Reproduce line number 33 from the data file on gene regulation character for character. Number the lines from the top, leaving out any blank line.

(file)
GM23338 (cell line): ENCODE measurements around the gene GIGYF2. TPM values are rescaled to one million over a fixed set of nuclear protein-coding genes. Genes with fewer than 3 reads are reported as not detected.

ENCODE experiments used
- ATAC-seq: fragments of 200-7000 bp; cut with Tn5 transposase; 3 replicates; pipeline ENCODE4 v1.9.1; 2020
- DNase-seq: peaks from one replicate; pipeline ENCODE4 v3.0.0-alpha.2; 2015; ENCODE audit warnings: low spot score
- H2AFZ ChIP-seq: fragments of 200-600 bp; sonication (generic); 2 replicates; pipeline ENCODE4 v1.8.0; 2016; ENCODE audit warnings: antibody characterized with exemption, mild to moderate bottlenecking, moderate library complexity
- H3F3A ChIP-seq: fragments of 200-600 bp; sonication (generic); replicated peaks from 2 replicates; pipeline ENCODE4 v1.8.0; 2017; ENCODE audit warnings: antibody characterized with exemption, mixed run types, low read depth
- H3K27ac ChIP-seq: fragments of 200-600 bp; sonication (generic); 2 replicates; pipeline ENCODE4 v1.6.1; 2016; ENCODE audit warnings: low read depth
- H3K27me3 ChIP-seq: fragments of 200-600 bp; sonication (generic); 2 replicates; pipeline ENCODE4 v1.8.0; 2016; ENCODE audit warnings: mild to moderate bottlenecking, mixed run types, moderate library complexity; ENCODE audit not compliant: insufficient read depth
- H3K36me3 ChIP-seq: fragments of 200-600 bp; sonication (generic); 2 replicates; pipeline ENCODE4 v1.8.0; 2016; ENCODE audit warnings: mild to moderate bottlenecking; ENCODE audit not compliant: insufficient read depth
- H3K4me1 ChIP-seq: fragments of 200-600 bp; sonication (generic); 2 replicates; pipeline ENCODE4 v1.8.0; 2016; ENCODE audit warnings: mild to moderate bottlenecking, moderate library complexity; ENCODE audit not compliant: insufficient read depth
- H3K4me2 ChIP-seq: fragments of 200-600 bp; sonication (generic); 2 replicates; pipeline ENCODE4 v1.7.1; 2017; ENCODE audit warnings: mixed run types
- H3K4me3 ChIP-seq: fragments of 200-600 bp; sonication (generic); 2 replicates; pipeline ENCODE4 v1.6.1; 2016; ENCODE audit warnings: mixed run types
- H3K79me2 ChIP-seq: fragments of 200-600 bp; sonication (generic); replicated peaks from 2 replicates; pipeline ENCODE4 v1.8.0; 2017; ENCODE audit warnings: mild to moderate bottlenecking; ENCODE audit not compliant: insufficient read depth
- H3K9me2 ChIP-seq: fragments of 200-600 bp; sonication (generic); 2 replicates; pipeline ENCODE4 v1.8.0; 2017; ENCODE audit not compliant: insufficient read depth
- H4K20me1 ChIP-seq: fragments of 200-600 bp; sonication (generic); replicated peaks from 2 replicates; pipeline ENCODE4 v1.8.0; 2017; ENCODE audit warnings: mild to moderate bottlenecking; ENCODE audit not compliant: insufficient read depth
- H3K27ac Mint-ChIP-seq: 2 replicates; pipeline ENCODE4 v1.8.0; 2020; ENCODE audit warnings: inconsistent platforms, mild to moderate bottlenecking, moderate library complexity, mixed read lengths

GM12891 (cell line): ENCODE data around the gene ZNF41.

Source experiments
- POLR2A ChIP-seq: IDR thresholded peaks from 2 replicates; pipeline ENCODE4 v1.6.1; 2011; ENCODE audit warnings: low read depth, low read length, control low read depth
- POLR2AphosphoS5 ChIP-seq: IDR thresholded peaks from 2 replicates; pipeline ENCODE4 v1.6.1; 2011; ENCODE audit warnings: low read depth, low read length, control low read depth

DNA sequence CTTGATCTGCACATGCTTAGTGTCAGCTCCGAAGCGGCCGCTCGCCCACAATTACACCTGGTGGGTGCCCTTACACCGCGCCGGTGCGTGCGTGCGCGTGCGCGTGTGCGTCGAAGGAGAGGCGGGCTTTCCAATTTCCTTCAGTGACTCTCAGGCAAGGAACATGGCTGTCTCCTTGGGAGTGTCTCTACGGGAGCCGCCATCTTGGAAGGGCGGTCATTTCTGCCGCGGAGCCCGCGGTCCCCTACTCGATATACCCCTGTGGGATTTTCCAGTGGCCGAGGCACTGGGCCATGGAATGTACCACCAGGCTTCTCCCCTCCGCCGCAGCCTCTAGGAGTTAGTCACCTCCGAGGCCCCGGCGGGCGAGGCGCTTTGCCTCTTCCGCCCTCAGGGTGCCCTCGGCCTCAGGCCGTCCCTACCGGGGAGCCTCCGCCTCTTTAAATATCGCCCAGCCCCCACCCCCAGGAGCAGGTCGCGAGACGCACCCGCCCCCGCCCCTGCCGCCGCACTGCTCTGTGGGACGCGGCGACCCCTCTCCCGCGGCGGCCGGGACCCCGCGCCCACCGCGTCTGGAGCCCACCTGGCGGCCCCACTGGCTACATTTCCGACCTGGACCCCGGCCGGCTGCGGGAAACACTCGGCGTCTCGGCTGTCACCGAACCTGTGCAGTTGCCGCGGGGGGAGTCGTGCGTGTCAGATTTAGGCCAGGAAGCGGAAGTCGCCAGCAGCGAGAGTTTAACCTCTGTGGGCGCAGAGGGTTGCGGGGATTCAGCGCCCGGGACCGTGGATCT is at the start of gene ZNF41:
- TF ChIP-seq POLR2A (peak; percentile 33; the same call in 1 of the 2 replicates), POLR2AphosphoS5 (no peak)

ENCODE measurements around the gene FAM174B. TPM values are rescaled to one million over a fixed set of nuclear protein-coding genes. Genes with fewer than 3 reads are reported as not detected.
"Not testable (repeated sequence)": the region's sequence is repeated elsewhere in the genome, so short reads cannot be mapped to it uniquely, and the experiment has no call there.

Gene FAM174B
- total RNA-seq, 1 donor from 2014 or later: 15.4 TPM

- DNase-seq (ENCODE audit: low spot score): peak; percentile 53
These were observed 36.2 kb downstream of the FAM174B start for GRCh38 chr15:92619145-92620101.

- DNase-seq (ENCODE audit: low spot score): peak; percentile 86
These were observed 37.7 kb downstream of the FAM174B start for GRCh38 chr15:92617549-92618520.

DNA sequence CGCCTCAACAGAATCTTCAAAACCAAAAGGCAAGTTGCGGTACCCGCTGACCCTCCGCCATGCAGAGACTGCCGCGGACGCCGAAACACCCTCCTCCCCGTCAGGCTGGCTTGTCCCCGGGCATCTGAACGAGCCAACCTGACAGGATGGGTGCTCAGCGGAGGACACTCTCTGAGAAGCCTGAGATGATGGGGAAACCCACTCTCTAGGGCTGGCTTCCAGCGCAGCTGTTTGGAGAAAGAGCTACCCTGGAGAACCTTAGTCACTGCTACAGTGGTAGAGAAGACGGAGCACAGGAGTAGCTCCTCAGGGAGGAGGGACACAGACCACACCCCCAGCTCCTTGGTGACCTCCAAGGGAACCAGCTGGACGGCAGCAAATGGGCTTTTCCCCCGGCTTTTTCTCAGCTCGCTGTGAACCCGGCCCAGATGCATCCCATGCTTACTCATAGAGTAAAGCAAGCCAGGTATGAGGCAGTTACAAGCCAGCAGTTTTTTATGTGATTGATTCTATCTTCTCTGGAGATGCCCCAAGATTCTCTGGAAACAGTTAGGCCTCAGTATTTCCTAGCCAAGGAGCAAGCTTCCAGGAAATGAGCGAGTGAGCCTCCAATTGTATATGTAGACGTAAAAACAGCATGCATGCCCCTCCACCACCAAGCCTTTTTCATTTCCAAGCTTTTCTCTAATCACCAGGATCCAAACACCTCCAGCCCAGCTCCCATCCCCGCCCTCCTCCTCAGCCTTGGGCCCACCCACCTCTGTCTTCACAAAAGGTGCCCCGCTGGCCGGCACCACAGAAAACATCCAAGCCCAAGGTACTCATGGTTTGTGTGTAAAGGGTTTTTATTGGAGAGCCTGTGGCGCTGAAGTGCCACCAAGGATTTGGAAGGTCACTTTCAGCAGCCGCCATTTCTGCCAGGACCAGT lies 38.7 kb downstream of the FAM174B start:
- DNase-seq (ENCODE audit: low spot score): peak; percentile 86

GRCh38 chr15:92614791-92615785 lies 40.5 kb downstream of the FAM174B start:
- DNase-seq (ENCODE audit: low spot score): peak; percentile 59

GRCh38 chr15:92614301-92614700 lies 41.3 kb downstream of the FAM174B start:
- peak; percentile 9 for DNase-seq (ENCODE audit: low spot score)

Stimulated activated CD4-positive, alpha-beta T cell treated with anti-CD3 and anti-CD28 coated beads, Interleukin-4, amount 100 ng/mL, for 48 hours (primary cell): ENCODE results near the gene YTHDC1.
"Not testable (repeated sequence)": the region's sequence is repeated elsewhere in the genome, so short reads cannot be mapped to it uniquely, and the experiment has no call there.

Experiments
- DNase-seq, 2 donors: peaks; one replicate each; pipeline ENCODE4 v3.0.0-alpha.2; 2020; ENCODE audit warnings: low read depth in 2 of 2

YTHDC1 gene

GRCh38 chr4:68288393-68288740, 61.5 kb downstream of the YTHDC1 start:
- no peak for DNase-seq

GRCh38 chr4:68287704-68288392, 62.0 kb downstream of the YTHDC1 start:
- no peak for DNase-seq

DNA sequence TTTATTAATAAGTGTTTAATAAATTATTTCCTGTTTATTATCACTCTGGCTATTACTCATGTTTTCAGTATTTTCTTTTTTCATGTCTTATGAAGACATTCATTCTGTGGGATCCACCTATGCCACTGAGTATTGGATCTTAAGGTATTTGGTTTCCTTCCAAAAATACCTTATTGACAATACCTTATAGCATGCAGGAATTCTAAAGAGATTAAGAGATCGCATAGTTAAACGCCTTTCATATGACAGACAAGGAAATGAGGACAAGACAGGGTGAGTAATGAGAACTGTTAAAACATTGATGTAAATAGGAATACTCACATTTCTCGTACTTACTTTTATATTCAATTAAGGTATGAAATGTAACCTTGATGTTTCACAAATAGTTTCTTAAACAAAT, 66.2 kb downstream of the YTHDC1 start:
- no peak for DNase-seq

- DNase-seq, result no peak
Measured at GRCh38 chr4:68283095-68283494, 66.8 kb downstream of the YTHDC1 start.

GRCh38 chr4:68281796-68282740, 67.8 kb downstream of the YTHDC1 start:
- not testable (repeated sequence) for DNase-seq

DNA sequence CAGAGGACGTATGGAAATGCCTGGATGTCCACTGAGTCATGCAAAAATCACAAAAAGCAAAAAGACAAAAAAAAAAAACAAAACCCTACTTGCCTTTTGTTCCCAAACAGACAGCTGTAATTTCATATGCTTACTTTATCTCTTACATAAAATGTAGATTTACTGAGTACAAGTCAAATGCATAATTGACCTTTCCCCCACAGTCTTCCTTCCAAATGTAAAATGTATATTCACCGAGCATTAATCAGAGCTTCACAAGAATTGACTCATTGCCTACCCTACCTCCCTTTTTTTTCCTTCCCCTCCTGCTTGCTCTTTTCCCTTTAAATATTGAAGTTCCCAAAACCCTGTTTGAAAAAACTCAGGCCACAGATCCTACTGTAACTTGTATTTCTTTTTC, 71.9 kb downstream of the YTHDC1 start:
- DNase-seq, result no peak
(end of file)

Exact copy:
GRCh38 chr15:92614791-92615785 lies 40.5 kb downstream of the FAM174B start: